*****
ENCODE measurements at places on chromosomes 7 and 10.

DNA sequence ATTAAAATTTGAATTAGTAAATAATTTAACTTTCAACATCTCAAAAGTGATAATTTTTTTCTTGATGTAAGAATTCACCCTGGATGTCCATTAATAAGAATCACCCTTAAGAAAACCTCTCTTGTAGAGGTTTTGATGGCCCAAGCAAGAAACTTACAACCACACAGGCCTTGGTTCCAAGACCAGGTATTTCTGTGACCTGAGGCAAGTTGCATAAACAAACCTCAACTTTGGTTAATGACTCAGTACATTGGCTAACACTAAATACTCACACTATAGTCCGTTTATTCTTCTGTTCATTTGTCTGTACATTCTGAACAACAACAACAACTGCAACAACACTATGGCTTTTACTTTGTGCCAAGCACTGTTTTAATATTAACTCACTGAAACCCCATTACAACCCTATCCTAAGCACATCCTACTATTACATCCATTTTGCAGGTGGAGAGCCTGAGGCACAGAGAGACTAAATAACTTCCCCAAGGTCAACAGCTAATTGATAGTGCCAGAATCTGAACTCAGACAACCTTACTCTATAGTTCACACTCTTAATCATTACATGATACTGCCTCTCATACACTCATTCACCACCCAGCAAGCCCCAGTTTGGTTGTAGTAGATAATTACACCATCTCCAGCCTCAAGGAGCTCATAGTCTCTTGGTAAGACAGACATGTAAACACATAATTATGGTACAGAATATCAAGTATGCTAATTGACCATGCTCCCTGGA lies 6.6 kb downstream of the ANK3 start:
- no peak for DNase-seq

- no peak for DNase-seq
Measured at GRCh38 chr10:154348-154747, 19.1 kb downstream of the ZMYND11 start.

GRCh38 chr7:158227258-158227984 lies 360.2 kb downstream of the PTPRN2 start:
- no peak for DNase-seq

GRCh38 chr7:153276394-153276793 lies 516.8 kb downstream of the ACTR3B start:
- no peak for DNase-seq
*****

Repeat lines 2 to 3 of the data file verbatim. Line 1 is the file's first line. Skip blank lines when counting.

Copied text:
DNA sequence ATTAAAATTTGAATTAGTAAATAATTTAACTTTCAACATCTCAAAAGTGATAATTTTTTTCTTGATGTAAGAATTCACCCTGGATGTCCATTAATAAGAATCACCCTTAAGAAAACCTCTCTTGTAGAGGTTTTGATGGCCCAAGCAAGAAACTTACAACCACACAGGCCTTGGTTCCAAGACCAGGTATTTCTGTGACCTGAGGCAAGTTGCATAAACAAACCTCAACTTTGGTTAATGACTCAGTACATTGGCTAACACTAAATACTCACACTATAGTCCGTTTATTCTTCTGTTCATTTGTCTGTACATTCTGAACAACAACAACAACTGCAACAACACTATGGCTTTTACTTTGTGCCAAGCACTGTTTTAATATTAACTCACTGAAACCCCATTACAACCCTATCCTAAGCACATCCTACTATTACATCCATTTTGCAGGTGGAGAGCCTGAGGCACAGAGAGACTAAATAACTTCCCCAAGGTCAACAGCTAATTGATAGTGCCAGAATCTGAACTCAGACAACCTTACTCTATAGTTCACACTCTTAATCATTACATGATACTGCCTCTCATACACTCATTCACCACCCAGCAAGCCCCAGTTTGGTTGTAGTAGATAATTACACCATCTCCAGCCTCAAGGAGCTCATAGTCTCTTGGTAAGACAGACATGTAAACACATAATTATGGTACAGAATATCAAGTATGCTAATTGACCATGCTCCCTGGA lies 6.6 kb downstream of the ANK3 start:
- no peak for DNase-seq